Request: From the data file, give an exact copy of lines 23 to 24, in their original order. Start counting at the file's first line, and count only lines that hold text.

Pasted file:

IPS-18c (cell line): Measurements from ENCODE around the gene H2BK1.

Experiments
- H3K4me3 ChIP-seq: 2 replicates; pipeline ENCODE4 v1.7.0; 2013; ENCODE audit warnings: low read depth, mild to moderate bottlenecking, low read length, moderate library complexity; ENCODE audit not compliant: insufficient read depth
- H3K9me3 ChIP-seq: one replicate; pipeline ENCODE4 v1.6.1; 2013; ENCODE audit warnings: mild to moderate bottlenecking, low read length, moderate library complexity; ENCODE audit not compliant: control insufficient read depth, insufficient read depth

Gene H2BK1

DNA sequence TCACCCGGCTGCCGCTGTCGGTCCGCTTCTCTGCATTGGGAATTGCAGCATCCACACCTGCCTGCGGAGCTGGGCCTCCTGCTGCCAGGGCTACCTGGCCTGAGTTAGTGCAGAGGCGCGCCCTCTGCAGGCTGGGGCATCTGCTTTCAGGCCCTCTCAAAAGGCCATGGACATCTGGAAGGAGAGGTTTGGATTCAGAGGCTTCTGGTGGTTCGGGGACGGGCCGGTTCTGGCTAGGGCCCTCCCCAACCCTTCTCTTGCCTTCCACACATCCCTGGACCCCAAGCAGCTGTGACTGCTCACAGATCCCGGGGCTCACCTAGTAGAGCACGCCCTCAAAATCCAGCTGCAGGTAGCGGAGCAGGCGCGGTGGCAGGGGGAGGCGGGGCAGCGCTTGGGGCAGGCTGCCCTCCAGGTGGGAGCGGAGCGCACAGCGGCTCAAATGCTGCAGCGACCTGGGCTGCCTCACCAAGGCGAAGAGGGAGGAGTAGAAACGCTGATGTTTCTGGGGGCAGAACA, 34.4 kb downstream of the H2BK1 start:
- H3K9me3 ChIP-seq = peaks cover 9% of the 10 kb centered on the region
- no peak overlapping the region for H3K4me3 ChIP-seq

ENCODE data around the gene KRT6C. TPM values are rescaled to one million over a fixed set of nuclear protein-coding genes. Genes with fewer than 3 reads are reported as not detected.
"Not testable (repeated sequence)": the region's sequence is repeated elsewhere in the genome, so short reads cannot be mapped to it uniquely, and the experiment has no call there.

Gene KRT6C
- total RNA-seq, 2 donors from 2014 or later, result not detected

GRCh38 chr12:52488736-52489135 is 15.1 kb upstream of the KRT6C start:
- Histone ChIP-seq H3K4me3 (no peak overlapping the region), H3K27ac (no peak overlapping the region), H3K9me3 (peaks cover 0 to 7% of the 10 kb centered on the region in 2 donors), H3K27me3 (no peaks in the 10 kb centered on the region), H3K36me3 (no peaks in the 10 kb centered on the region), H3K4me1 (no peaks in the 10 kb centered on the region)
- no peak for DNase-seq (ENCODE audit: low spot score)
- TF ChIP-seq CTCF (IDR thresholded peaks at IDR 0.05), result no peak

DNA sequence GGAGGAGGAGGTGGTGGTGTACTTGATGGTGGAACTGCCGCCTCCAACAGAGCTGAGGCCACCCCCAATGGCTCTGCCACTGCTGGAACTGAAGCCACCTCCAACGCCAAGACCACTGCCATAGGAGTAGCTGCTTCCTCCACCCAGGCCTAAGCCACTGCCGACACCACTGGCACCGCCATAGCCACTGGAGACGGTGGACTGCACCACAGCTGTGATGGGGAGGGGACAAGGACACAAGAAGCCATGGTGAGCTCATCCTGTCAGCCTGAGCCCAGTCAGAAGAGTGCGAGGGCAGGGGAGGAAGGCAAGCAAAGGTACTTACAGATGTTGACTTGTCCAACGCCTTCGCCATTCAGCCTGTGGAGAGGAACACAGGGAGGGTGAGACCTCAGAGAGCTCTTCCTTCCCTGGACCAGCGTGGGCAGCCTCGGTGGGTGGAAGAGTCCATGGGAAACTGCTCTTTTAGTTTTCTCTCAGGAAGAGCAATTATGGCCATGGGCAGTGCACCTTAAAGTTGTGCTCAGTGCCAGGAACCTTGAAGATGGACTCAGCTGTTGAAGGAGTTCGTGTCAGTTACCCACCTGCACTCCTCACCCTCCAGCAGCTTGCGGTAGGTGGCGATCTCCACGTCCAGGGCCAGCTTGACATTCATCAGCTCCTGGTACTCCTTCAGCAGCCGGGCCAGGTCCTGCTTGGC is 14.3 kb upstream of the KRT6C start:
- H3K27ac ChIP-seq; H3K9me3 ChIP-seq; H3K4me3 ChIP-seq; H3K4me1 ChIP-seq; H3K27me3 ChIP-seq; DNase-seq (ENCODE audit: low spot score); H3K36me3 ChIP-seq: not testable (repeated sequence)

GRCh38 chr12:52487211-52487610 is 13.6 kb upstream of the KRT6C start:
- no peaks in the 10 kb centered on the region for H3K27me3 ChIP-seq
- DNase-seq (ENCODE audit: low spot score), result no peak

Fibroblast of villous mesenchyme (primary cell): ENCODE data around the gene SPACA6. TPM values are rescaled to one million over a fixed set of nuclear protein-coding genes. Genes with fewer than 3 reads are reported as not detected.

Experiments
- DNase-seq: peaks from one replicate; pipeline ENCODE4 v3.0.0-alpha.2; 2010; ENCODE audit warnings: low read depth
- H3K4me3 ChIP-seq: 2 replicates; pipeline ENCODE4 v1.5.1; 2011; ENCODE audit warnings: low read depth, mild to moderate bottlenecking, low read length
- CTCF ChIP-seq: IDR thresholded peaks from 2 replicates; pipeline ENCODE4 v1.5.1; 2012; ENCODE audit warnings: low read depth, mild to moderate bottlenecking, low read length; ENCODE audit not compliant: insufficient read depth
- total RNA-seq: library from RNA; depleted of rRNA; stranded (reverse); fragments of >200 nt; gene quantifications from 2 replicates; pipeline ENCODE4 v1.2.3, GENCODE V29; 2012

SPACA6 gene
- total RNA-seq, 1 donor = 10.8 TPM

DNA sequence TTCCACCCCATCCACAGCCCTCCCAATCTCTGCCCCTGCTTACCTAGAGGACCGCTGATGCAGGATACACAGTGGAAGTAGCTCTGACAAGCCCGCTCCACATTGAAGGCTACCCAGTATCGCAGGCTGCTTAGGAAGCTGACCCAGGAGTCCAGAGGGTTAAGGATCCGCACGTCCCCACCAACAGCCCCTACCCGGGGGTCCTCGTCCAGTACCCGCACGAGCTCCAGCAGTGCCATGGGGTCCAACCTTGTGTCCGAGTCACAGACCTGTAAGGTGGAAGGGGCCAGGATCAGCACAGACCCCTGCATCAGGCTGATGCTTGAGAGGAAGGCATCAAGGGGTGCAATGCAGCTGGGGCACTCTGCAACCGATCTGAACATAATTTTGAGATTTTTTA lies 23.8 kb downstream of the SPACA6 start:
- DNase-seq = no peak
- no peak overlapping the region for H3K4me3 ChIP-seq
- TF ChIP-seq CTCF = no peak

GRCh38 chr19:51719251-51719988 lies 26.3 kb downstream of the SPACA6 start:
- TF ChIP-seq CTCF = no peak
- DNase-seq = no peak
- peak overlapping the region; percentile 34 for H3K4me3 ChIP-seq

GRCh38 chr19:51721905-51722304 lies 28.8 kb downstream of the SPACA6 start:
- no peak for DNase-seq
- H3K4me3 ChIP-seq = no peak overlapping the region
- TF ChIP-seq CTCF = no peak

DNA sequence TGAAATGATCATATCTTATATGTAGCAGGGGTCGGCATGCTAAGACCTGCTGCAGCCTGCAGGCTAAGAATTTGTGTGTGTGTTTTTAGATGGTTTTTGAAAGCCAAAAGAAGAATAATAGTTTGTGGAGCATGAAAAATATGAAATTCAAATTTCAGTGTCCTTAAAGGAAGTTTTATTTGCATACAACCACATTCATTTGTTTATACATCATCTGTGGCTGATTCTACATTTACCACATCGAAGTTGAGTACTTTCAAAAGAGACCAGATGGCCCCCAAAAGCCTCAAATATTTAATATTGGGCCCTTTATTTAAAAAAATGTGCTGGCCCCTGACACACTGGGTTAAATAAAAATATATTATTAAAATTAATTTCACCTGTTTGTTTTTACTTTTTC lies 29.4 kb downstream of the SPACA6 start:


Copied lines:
Experiments
- DNase-seq: peaks from one replicate; pipeline ENCODE4 v3.0.0-alpha.2; 2010; ENCODE audit warnings: low read depth